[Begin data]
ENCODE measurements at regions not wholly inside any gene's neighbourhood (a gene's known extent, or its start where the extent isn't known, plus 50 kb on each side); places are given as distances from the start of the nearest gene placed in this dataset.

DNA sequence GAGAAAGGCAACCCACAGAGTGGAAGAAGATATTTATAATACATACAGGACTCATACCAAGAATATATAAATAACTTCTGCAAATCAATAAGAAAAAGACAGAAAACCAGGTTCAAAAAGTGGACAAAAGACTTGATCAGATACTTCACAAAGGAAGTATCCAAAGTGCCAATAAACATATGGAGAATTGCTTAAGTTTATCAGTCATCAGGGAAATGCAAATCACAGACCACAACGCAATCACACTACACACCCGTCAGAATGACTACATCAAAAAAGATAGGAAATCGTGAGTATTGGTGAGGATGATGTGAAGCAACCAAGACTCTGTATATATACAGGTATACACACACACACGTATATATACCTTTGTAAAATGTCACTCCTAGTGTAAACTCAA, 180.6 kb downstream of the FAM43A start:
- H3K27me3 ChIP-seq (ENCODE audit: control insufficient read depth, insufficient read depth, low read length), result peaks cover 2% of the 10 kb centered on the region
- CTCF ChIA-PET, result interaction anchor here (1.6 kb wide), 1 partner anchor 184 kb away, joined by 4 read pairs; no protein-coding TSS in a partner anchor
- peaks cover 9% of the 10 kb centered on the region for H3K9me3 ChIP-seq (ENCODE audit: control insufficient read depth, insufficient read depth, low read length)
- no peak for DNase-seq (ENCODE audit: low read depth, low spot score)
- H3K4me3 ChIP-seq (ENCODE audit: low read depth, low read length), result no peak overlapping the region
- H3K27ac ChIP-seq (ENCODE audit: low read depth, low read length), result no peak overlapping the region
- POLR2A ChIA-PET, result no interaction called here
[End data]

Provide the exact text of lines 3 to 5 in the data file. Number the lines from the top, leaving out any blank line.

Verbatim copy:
- H3K27me3 ChIP-seq (ENCODE audit: control insufficient read depth, insufficient read depth, low read length), result peaks cover 2% of the 10 kb centered on the region
- CTCF ChIA-PET, result interaction anchor here (1.6 kb wide), 1 partner anchor 184 kb away, joined by 4 read pairs; no protein-coding TSS in a partner anchor
- peaks cover 9% of the 10 kb centered on the region for H3K9me3 ChIP-seq (ENCODE audit: control insufficient read depth, insufficient read depth, low read length)